The Germans are going to have to be very sneaky to pull off this operation; the British have the necessary brute force but once again, Norway is very long and there’s a long of open water to search.

Our history-rich story-arc format is very well-suited to model all of that in game form. The initial invasion is in one sense one huge scenario, and we’ve shown it that way, but it’s going to quickly deviate from the historical outcome which means events that happened late in the operation become unlikely in the game, even though they actually happened. So we also have shorter scenarios covering just part of the operation, so you can play out the attacks on Oslo and Stavanger and Narvik by themselves, or the whole thing. And of course every operational scenario is matched by multiple battle scenarios, both those engagements that happened and those that likely could have but for whatever reason did not.

That lets us tell the story through the scenarios, as all of the action unfolds in game form. You could even break out the pieces and move them and read along; it would be pretty nerdy, but you could do it. More likely, you’ll want to pick up the action at some crucial moment and play from there. You can do that, and it’s not nerdy at all.

All of that action plays out on a new operational map that stretches from the German bases in the south-east corner of the North Sea all the way up the Norwegian coast. We’ve covered parts of this region before, in Bismarck and Arctic Convoy, but neither of those showed the whole of Norway (and they’re oriented differently so they don’t overlap) and besides, you want and need a new map, not one recycled from some other game. And you get to play out the campaign on a single map, which is just easier and more fun.

Like other Second World War at Sea games, Norway 1940 has the series’ standard Tactical Map, but we’ve also crafted a special Tactical Map for the Battles of Narvik, so you can feel that pucker as a British battleship steams up the two-hex-wide fjord right at your destroyers and you’ve got nowhere to run. Or better yet, play the British side in that scenario. Much like the Ironbottom Sound map from South Pacific, it shows the actual terrain of the fjord. The scenarios would work just fine on that plain blue standard map with a bunch of hexes marked off as land, but this approach is way more fun.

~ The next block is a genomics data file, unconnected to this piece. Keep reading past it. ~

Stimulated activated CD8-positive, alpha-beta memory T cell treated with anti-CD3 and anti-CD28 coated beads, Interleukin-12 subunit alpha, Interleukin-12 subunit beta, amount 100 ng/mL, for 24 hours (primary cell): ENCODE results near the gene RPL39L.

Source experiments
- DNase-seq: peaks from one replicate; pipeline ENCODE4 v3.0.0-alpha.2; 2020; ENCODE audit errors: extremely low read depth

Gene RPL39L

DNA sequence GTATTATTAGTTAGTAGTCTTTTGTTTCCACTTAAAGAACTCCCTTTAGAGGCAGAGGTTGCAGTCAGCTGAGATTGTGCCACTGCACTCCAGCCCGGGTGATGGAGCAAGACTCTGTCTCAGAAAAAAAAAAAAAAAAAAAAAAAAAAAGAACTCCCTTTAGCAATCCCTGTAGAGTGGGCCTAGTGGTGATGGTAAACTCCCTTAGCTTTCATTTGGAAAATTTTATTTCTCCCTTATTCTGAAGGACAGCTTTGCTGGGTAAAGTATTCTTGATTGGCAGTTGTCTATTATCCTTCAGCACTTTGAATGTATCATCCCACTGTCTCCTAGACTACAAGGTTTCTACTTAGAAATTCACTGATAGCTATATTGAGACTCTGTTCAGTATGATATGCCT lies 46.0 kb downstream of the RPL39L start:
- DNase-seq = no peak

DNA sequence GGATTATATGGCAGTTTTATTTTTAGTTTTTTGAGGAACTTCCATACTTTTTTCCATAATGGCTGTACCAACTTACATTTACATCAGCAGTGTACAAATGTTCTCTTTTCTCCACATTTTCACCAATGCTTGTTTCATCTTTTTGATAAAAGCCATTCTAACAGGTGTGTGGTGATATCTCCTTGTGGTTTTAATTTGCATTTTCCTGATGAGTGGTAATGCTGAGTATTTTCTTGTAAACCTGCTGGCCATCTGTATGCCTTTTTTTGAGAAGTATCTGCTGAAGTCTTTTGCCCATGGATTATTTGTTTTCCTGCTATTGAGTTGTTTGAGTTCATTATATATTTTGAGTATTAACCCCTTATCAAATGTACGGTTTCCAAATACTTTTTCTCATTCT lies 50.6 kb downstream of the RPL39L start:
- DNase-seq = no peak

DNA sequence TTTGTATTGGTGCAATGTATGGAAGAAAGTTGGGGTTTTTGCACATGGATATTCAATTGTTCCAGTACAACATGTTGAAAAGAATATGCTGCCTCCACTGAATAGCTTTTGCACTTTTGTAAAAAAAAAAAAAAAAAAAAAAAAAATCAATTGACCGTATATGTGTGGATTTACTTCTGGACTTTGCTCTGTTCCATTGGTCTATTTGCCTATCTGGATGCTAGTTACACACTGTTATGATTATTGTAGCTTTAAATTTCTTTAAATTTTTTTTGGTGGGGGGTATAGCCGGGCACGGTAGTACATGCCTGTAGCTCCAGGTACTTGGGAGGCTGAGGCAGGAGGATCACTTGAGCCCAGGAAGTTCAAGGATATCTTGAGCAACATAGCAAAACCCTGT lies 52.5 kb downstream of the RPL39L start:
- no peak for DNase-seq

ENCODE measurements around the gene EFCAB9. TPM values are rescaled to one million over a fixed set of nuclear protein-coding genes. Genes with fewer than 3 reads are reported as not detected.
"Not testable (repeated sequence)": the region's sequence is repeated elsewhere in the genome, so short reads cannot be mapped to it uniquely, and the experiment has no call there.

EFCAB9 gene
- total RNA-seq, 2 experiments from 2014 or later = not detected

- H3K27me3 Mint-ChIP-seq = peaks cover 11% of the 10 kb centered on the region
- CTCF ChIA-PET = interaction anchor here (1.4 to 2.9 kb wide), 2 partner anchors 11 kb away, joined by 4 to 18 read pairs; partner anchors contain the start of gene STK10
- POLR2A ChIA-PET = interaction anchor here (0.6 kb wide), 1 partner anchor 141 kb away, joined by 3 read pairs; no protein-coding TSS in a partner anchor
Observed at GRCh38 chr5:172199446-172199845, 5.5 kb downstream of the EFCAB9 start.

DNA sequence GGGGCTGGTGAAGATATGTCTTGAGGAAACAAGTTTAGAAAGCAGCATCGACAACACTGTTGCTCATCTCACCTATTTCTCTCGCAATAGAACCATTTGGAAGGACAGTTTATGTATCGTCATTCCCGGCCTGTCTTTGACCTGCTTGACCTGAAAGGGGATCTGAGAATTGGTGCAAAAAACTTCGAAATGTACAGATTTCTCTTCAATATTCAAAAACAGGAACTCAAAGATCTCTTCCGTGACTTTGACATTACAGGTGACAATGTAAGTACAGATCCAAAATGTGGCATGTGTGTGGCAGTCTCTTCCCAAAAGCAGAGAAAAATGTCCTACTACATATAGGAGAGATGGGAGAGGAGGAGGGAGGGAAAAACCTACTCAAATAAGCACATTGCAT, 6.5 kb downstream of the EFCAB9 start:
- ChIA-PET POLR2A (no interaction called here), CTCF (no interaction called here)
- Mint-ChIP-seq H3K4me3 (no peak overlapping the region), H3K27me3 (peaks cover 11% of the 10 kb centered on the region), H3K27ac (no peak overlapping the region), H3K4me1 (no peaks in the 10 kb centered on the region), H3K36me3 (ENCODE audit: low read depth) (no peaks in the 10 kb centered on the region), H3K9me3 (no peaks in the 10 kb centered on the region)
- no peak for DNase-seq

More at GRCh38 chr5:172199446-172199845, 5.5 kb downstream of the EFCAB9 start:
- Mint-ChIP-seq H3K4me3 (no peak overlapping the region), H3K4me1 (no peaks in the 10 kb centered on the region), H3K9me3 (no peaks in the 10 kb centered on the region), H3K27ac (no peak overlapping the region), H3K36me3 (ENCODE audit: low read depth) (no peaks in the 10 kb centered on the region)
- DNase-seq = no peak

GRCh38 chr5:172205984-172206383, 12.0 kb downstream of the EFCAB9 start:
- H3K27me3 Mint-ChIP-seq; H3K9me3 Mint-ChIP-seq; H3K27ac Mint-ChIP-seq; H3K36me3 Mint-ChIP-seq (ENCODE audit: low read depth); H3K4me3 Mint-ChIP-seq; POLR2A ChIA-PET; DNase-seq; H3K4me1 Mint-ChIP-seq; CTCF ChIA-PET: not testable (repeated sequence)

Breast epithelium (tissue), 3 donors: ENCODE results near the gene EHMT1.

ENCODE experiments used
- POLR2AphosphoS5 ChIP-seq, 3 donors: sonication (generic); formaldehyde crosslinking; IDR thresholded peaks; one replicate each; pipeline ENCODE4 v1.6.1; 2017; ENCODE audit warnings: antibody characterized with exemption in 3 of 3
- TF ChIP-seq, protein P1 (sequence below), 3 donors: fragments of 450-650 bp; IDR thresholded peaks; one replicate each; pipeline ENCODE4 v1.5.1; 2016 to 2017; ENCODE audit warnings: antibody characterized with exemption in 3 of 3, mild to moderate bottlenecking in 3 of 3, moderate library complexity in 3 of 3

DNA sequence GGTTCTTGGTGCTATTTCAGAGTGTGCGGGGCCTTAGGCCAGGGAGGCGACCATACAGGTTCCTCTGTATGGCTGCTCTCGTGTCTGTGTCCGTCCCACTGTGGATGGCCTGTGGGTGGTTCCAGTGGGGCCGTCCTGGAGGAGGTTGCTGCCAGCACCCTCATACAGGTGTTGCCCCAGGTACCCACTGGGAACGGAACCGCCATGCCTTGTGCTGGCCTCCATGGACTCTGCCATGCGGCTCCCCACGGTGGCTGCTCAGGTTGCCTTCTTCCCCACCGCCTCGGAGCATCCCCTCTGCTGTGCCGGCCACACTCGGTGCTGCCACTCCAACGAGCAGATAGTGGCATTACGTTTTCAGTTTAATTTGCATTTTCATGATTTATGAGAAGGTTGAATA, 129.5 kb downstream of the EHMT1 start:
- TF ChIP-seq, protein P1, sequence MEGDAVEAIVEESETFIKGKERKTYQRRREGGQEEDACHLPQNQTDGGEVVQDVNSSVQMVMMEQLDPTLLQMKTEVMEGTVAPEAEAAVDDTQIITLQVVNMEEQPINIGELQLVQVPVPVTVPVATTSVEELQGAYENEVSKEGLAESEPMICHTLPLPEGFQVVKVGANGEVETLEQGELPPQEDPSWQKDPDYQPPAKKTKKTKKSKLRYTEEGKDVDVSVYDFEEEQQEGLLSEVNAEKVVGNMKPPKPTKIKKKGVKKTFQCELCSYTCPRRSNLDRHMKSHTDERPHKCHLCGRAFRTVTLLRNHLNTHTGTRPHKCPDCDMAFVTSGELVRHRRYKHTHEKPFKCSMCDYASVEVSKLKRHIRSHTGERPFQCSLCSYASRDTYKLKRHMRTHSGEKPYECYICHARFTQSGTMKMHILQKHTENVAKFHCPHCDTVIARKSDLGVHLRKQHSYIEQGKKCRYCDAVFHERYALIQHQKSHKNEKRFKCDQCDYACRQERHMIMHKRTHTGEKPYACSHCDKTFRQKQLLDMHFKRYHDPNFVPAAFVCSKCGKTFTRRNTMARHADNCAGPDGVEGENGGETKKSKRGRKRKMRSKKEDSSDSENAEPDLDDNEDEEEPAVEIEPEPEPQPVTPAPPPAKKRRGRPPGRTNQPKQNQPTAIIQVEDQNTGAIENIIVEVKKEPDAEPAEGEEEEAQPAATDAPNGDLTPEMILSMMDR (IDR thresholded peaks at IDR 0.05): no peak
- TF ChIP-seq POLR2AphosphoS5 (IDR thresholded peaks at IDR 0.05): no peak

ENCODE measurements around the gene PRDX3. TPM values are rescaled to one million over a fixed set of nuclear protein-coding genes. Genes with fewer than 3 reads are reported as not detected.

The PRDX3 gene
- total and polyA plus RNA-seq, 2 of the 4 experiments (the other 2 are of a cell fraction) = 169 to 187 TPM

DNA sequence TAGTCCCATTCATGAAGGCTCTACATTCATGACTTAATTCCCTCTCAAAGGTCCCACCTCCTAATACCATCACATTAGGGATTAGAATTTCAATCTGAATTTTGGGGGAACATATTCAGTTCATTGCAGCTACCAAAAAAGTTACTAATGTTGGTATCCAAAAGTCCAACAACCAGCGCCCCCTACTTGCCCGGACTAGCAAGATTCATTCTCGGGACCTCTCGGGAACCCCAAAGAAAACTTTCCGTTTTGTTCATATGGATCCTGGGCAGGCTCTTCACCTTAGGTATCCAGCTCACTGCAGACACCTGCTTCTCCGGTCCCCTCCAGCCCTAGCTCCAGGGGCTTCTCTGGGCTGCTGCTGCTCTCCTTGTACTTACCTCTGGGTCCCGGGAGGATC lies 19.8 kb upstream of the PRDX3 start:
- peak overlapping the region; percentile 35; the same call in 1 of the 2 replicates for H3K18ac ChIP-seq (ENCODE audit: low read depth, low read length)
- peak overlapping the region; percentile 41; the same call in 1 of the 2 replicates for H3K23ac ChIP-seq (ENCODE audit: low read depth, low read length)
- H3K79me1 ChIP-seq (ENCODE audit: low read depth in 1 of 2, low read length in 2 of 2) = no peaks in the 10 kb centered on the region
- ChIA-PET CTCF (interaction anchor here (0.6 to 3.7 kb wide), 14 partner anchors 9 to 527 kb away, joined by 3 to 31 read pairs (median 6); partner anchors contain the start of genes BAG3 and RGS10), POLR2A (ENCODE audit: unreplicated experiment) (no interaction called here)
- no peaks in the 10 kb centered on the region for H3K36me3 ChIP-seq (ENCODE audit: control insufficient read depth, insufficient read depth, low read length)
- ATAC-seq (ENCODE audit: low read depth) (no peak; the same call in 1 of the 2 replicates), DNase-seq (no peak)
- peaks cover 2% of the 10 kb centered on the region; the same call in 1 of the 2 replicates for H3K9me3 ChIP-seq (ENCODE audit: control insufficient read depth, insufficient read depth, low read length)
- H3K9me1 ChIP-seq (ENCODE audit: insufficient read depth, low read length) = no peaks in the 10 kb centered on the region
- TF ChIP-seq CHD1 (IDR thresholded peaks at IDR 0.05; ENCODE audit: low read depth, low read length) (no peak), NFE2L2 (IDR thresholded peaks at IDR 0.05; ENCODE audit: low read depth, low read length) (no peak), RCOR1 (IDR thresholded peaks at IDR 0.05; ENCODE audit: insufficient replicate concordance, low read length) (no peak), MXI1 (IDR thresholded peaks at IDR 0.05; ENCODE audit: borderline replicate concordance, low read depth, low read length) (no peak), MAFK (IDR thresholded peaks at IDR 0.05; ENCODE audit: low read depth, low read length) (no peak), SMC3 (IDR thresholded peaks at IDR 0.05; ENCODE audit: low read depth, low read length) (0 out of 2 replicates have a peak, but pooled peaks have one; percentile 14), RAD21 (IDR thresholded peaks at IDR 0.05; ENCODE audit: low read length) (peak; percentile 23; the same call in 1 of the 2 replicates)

The pieces are, as you’ve come to expect, our unique silky-smooth die cut type: without that horrid mangling on the flip side, just smooth all over with incredibly sharp print. That high print quality allows us to use really nice artwork on them (like you see on this page). Again, it’s not necessary for play, but it makes them more fun to play with. There are 420 of them: 140 “long” ship pieces and 280 square ones; most of those latter ones are airplanes.

This is a really fine game: all the latest production methods, the Second Edition series rules, the history-rich story-arc format and a cool Tactical Map, and all of it devoted to a topic we’ve never touched before.

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Mike Bennighof is president of Avalanche Press and holds a doctorate in history from Emory University. A Fulbright Scholar and NASA Journalist in Space finalist, he has published countless books, games and articles on historical subjects; some of them are actually good. He lives in Birmingham, Alabama with his wife, three children and his dog, Leopold.